Wednesday, January 17, 2018

You Can't Feel the Cold in Photographs

Here are a couple of lovely early morning photos from around the lake. 





Sherlock

League playoffs are in Minnesota in mid-February. The team is taking a bus. We're flying, because there's a direct flight to Minneapolis from Grand Rapids, and we don't want to make a 10+ hour drive in the dead of winter.

"I have no idea how much this will cost, but it's going to be bad," I said. "Every direct flight seems like it's five hundred dollars plus now."

"I'm just pulling it up," Gloria said. "There we go--"

"What? Those prices are crazy good," I said. "Wasn't expecting that."

"Wow, those really are low," she said. "There's even one close to two hundred."

"That's less than half what it cost to fly to Philadelphia," I said. "Great!"

"Those prices really are a mystery," Gloria said.

"I know," I said. "It's almost like no one wants to go to Minnesota in--wait a minute, I think I've got a lead."

Tuesday, January 16, 2018

Seemingly Impossible


I AM WALKING ACROSS A LAKE.

In front of me is a lake that is 55 feet deep at it's deepest point. It's frozen. All the way across.

I'm snowshoeing. And the picture is a little blurry because my hands are so freaking cold with my gloves off, even for a few seconds.

I understand ice in cube form. I've seen the trays in the freezer. But Austin me still can't quite grasp that entire lakes freeze over in winter and we walk across them. 

Martin Luther King Day

I make this post every year on Martin Luther King Day (sorry it's one day late this year), and it's more topical than ever, given that our President is a straight-up racist (that's not political, it's just a fact).
***
Today is a national holiday in the United States to celebrate the life of Martin Luther King, Jr.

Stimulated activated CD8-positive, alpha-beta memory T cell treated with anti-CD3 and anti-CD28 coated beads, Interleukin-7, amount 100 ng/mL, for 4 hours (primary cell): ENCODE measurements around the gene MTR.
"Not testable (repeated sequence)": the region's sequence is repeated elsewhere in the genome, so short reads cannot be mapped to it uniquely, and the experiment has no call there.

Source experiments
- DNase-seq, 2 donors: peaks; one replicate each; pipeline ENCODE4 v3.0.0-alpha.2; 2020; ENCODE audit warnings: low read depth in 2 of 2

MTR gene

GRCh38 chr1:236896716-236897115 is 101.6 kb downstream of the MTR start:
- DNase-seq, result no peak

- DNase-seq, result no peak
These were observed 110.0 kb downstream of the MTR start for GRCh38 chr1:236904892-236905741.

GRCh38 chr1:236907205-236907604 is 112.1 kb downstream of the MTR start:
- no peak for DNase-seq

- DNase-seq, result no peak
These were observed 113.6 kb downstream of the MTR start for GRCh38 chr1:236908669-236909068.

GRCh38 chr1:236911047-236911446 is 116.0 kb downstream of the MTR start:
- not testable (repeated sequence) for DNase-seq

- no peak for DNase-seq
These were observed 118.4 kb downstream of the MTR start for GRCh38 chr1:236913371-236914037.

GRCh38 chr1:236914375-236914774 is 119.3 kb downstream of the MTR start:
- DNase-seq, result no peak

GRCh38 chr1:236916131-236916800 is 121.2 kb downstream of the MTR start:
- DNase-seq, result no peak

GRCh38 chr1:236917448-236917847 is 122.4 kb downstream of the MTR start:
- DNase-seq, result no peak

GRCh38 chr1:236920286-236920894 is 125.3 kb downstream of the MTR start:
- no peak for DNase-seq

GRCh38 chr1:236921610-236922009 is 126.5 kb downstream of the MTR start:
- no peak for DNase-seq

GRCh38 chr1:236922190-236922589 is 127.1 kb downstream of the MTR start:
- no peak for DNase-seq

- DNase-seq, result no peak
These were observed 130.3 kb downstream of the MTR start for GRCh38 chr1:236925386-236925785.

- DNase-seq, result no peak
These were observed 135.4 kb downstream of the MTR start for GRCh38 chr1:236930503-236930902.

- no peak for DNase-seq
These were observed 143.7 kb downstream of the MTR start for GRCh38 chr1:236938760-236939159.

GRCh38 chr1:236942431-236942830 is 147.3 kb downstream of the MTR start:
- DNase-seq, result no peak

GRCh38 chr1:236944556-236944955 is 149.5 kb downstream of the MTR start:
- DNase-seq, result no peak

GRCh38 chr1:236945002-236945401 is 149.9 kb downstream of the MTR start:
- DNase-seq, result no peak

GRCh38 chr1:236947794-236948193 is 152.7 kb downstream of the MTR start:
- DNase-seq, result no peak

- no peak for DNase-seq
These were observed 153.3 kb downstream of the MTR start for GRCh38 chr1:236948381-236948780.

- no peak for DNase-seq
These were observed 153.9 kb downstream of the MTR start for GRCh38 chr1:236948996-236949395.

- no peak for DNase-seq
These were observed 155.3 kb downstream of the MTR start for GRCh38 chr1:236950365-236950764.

It's easy to forget the kind of hatred and stupidity that King was fighting against, but a good place to start is here: What was Jim Crow. The Wikipedia entry for Jim Crow laws also has detailed information. And the Wikipedia entry for King is here.

Also, here's a link to a 2006 post when Eli asked me about Martin Luther King for the first time. It's still one of my favorite posts.


Monday, January 15, 2018

4-D

Big surprise, we were on a four-day hockey trip this weekend (Eli 16.5 was 4-0, 1.50 GAA, looked like a boss).

"So tomorrow before the game, do you want Panera or Jimmy John's?" I asked.

"Jimmy John's," he said. "But you should know me well enough to know that."

"I do know that," I said, "but I also know you well enough to know that if I just told you, you'd be annoyed."

"Hmm, fair point," he said.

Silence for a few seconds.

"See what I did there?" I asked.

He looked at me, confused, then suddenly smiled and gave me a slow golf clap.

Overheard by DQ Reader My Wife

"The font looks like it's from New York. I've never been to New York, but that's what it looks like."

Friday, January 12, 2018

Friday Links!

Straight out of McDonald's, it's Friday Links!

From Matt Kreuch, a performance study on Cristiano Ronaldo: Tested to the Limit.

From C. Lee, and this is fascinating: Inside the Story of America’s 19th-Century Opiate Addiction. Come on, man! Someone stole a piece of China’s new solar panel-paved road less than a week after it opened. This is awesome: Elderly couple show off Dance Dance Revolution skills at Japanese video game arcade. This is extremely well-written: Spectre and Meltdown: Insecurity at the heart of modern CPU design.

From Wally, and faster sand bagging, surprisingly, is very interesting: Sand Master - why you want the right tool for the job. This is incredible: World's Best Jump Roper - Hawaii Style in 8K. These are beautiful: Puerto Rico Sketchbook: The Elders of the Island.

From Steven Davis, and this story is so outrageous that I'm leaving the headline in all-caps (really, I'm just lazy): HOW A DORM ROOM MINECRAFT SCAM BROUGHT DOWN THE INTERNET.

From Leo Moyer, and it's an excellent hypothetical: What would happen if a baseball game went 50 innings?

From Roger Robar, and this is a full links post all on its own: io9's Top 50 Science, History, and Space Articles of the Last 10 Years.

Thursday, January 11, 2018

MIM (part two)

More images from MIM. People make music all over the world in all kinds of different ways.